The Househunter: A 10 bedroom Georgian House in Devon

OK this is it. I know I’ve said it before (every week) but we’re off to Devon. And since there are 10 bedrooms I’m either going to have to open a hotel or you’re coming with me…. It’s Grade II listed, with private gardens and in walking distance of the “wild remote” beaches below. It’s on with Inigo for £2,500,000 and I was going to divide that per bedroom to come up with a way of making it seem less expensive, but that’s a lot for a bedroom so I’ve shelved that ,although it has got a reading room, a games room, a boot room, a drawing room, a breakfast room and a dining room.

Anyway, never mind that it’s Fantasy Friday and Let’s Pretend We Won The Lottery time so let’s go on in. And firstly, when you’ve finished admiring the glorious symmetry of this building, I want you to look at the colour of the front door (remembering it’s a coastal location) and then see how it repeatedly turns up inside as a red thread.

Firstly the kitchen, which has been modernised, but retains a period feel. If you like open shelves then creating something like this will give you the look of a vintage dresser and if you put tongue and groove cladding at the back it will look as if it has been there forever (assuming you live in a period property to begin with). This also proves the point that you don’t have to match top to bottom. These shelves tone with the walls and allow this soft blue to really stand out.

Back out into the hall and the walls have been painted in a paler blue green which allows the rug its own space and who doesn’t love a flagstone floor?  Don’t answer that. I do anyway. Elsewhere the blue fades further (try Farrow & Ball Theresa’s Green or Mizzle) which just links to the view through the windows and what must be an ever-changing display of trees, sky and landscapes.

In the drawing room the blue has gone, to be replaced with an earthier shade of terracotta in the furnishings and a soft cream on the walls. Psychologists will tell you that symmetry is relaxing so you can look at the picture below and see if you find it so – a pair of windows, a sofa in the middle with symmetrical cushions. Would you find it more so if there was a matching table at the other end of the sofa or do you yearn to muddle up those cushions and break it up a bit?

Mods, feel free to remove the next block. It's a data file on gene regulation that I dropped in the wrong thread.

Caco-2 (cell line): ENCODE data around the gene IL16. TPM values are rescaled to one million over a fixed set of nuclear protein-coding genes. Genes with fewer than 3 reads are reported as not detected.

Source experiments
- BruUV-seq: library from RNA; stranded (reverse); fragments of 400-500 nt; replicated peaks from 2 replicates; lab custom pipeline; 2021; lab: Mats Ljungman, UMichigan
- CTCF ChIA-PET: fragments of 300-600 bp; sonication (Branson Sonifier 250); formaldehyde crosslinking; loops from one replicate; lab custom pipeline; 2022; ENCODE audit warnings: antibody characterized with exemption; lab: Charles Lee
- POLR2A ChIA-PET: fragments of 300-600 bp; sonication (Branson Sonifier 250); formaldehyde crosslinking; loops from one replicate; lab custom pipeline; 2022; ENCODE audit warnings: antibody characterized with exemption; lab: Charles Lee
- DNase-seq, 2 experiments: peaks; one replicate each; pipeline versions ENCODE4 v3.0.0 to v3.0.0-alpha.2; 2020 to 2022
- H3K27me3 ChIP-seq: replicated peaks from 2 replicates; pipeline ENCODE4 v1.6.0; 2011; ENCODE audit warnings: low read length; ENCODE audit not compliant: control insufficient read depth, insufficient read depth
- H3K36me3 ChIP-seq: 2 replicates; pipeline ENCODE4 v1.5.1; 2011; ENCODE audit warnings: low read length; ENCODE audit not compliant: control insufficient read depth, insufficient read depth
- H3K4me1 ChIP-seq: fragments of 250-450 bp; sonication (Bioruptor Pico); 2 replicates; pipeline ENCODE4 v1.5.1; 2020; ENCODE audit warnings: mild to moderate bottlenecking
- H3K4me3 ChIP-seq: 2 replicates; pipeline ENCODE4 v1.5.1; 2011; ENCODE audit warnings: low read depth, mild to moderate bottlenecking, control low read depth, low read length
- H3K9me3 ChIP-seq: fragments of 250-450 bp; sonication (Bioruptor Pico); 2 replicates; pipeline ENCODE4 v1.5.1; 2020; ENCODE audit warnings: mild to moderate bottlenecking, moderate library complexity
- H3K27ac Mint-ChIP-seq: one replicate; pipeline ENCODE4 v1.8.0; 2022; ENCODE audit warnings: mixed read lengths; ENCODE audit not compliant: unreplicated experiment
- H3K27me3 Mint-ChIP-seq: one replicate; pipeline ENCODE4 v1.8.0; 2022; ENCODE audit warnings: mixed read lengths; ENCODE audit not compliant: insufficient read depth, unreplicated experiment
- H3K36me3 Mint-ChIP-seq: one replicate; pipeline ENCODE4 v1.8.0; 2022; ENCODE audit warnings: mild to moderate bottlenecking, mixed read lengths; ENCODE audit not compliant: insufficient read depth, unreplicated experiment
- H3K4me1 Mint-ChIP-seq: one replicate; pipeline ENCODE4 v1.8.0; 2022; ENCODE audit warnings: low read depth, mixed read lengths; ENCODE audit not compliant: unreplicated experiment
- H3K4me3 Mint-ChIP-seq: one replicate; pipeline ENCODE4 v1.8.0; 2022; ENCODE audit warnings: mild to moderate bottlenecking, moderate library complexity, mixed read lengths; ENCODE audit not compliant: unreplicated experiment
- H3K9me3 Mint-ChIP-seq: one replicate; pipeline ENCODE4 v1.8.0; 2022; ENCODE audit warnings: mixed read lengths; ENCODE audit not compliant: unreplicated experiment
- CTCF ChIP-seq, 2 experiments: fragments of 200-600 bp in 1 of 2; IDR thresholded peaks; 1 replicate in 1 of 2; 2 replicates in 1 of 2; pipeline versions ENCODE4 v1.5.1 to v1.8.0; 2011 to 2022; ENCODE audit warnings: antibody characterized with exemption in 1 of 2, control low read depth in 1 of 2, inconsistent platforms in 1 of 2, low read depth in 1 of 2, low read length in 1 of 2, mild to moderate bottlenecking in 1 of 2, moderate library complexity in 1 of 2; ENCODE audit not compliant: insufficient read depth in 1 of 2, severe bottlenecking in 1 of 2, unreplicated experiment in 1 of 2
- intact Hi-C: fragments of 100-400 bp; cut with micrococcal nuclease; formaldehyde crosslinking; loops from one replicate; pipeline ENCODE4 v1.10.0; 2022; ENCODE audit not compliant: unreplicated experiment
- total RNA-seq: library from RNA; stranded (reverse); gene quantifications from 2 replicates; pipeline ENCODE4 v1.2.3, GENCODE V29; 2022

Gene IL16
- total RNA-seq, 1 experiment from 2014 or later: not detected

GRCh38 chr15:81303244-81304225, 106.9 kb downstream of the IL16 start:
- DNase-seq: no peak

Sometimes interior design is less about colour and more about feelings that arise when you look at a series of rooms, so when you’re strolling through these take a moment to analyse your reaction and see if you can pinpoint what causes it – both good and bad. That way you can carry ideas through into your own homes and match the emotion to the space.

For example, I know I find these muted, tonal colours relaxing and elegant so I’m immediately on board. Others might find them draining, or even dark and depressing, and want to liven and lighten it all up. I will always want to add books and actually I find too much symmetry very UNrelaxing. Those pictures centred in the panels below make me want to run in and tilt them all. You might feel this brings a sense of order to a room.

Strangely I am unbothered by the matching chaise either side of the fireplace but would insist on a scattering of mismatched cushions and books to make this room feel comfortable for me. The point being that there is no right or wrong you just need to take the time to work out what you need and how to achieve it.